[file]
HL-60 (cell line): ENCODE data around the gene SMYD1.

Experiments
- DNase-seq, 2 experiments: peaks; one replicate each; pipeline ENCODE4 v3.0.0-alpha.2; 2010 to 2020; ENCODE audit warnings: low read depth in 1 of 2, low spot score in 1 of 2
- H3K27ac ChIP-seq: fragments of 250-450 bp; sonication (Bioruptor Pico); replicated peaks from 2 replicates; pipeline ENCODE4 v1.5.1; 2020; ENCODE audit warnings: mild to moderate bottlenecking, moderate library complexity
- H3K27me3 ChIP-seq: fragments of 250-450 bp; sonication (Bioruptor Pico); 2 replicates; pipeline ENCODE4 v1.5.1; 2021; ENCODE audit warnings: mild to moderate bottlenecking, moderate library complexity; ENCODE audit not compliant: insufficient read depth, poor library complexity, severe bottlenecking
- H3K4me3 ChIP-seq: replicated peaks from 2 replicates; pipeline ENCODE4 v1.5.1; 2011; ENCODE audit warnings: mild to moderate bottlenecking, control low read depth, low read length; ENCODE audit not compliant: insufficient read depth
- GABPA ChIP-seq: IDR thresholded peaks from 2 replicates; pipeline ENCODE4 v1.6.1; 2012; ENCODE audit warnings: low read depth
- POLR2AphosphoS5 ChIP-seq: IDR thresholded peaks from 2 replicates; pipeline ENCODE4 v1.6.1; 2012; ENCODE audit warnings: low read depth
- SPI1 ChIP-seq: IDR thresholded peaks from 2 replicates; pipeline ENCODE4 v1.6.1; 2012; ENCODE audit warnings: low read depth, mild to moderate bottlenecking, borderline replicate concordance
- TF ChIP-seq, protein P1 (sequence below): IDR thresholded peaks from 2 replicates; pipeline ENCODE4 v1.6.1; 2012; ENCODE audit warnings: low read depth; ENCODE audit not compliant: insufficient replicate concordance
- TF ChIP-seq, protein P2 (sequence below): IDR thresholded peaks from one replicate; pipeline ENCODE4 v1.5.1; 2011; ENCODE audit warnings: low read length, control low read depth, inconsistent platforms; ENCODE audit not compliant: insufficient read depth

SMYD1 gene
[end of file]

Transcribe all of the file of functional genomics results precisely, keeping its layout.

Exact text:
HL-60 (cell line): ENCODE data around the gene SMYD1.

Experiments
- DNase-seq, 2 experiments: peaks; one replicate each; pipeline ENCODE4 v3.0.0-alpha.2; 2010 to 2020; ENCODE audit warnings: low read depth in 1 of 2, low spot score in 1 of 2
- H3K27ac ChIP-seq: fragments of 250-450 bp; sonication (Bioruptor Pico); replicated peaks from 2 replicates; pipeline ENCODE4 v1.5.1; 2020; ENCODE audit warnings: mild to moderate bottlenecking, moderate library complexity
- H3K27me3 ChIP-seq: fragments of 250-450 bp; sonication (Bioruptor Pico); 2 replicates; pipeline ENCODE4 v1.5.1; 2021; ENCODE audit warnings: mild to moderate bottlenecking, moderate library complexity; ENCODE audit not compliant: insufficient read depth, poor library complexity, severe bottlenecking
- H3K4me3 ChIP-seq: replicated peaks from 2 replicates; pipeline ENCODE4 v1.5.1; 2011; ENCODE audit warnings: mild to moderate bottlenecking, control low read depth, low read length; ENCODE audit not compliant: insufficient read depth
- GABPA ChIP-seq: IDR thresholded peaks from 2 replicates; pipeline ENCODE4 v1.6.1; 2012; ENCODE audit warnings: low read depth
- POLR2AphosphoS5 ChIP-seq: IDR thresholded peaks from 2 replicates; pipeline ENCODE4 v1.6.1; 2012; ENCODE audit warnings: low read depth
- SPI1 ChIP-seq: IDR thresholded peaks from 2 replicates; pipeline ENCODE4 v1.6.1; 2012; ENCODE audit warnings: low read depth, mild to moderate bottlenecking, borderline replicate concordance
- TF ChIP-seq, protein P1 (sequence below): IDR thresholded peaks from 2 replicates; pipeline ENCODE4 v1.6.1; 2012; ENCODE audit warnings: low read depth; ENCODE audit not compliant: insufficient replicate concordance
- TF ChIP-seq, protein P2 (sequence below): IDR thresholded peaks from one replicate; pipeline ENCODE4 v1.5.1; 2011; ENCODE audit warnings: low read length, control low read depth, inconsistent platforms; ENCODE audit not compliant: insufficient read depth

SMYD1 gene